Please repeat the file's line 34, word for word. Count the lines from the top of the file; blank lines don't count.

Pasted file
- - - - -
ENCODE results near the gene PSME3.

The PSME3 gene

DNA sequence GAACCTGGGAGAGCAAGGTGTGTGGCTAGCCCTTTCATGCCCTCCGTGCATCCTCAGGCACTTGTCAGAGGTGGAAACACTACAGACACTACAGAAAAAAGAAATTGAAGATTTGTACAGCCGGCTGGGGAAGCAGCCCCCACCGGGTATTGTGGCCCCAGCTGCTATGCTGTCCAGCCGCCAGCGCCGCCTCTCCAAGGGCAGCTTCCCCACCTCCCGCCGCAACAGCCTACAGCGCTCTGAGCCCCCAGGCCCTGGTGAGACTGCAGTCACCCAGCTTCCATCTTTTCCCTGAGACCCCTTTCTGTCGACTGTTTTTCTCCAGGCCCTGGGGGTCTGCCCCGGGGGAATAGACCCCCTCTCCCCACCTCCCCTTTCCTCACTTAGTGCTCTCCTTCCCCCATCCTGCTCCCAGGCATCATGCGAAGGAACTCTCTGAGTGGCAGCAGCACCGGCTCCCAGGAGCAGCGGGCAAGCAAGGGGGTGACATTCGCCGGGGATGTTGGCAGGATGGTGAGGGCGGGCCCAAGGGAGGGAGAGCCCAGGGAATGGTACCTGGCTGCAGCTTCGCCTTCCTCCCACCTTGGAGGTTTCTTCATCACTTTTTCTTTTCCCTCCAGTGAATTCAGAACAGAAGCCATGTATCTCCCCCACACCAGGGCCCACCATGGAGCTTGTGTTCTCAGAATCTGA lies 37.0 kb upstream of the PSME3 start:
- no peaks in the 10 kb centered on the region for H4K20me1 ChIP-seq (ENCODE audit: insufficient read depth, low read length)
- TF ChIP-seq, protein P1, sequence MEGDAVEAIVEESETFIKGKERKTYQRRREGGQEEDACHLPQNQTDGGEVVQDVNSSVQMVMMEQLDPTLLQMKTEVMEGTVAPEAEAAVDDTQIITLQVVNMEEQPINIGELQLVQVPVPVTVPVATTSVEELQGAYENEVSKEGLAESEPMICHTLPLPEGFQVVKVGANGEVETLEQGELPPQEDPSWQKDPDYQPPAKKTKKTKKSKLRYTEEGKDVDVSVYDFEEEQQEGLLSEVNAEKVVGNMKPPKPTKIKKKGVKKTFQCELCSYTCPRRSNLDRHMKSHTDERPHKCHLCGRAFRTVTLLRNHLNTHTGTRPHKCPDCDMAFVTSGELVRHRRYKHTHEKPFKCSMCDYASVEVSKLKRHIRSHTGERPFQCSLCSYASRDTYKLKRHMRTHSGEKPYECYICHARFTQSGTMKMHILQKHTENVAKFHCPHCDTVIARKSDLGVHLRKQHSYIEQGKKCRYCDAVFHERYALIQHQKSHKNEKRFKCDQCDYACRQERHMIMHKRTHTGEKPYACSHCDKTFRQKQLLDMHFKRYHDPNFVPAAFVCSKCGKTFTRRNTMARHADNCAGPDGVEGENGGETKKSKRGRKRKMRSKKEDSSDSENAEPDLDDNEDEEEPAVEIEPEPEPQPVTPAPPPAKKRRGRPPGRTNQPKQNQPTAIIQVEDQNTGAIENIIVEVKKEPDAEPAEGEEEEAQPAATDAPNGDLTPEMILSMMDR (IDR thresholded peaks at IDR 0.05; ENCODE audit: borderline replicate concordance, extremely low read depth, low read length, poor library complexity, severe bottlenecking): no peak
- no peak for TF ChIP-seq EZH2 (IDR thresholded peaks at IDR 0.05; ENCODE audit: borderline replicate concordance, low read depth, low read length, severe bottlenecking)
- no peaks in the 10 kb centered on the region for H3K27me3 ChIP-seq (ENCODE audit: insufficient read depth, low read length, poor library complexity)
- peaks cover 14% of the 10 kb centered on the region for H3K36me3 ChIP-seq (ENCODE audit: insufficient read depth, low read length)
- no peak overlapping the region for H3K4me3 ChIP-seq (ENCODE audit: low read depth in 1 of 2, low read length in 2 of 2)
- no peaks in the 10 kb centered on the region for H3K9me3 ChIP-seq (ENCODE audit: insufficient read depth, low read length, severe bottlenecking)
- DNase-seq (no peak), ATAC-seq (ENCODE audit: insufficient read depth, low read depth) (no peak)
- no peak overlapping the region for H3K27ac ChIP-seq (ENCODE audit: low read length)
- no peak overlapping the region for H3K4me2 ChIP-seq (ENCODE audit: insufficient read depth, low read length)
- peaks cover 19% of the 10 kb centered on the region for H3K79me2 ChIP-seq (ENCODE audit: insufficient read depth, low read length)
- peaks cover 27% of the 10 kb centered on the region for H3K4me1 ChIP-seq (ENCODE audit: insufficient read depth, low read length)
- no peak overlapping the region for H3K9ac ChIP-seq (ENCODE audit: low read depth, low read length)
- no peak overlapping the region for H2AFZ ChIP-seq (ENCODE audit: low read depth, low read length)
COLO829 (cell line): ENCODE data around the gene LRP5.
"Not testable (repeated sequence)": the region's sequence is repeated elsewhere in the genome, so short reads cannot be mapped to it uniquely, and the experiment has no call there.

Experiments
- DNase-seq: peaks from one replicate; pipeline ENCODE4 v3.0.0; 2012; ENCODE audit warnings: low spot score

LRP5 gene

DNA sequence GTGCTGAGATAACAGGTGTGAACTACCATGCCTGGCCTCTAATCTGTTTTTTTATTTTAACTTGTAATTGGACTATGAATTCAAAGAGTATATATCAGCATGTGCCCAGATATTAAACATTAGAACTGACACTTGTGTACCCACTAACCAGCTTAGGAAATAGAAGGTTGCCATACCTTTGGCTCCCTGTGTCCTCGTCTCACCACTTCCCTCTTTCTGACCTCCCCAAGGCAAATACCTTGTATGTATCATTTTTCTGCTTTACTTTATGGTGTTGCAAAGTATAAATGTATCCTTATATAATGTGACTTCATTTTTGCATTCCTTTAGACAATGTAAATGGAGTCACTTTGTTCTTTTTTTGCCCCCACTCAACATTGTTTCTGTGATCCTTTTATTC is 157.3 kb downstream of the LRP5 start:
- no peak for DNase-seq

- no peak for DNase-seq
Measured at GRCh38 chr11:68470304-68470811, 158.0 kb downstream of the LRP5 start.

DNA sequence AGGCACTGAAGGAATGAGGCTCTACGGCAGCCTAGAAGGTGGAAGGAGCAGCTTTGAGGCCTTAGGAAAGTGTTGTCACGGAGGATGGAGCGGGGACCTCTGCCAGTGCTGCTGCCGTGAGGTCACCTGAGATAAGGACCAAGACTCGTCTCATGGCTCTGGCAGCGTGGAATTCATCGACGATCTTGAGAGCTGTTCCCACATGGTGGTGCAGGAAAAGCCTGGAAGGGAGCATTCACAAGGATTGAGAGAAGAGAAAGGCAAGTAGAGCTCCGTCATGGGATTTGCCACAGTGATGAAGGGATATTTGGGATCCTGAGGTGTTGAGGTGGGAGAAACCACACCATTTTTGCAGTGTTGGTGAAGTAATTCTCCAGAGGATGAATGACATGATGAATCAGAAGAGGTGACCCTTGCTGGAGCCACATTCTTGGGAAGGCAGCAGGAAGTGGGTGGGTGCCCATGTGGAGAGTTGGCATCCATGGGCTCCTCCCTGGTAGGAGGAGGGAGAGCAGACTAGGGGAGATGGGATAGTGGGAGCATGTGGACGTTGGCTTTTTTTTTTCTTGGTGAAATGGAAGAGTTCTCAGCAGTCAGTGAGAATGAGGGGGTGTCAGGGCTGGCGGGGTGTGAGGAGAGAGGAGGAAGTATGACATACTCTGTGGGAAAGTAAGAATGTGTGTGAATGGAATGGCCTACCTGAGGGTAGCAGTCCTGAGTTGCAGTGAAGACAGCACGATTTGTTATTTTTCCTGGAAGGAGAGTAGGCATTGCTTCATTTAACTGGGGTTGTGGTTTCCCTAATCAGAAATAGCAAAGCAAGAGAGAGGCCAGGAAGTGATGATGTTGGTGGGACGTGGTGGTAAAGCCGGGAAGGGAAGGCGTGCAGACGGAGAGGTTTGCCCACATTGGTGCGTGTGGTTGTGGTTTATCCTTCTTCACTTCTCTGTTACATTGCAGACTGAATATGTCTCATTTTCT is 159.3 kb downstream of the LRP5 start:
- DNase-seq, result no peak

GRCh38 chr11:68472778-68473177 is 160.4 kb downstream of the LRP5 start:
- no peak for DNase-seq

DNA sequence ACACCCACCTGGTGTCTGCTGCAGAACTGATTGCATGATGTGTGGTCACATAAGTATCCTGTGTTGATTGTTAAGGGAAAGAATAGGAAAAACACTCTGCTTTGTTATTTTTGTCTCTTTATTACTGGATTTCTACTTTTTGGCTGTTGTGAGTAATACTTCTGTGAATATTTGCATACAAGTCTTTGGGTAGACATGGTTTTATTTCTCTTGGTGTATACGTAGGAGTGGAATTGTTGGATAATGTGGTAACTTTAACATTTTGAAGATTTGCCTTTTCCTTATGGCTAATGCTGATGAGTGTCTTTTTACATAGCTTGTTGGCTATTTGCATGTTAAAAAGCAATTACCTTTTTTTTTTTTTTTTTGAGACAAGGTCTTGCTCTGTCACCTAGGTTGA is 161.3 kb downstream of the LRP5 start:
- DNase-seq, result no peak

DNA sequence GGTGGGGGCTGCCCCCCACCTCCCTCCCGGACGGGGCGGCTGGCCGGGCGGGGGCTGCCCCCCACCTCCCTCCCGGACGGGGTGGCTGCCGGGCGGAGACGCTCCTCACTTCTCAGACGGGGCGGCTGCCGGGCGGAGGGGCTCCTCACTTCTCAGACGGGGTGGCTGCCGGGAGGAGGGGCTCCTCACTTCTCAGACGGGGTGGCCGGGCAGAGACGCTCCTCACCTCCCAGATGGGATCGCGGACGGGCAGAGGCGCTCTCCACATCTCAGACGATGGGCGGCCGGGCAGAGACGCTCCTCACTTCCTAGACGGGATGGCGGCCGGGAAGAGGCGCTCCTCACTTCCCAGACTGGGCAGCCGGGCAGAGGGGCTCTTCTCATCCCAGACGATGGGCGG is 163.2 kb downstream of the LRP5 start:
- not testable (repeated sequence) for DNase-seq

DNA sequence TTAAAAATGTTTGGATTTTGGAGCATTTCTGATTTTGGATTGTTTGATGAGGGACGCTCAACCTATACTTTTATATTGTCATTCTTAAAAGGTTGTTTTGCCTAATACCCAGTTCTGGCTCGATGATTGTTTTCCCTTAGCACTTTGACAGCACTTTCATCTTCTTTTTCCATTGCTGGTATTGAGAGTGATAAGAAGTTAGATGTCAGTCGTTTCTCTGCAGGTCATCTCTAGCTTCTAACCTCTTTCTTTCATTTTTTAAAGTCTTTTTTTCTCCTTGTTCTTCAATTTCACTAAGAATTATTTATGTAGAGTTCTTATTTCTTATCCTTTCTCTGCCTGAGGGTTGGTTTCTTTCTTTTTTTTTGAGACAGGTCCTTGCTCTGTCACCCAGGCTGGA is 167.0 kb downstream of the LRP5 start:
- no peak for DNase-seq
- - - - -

- not testable (repeated sequence) for DNase-seq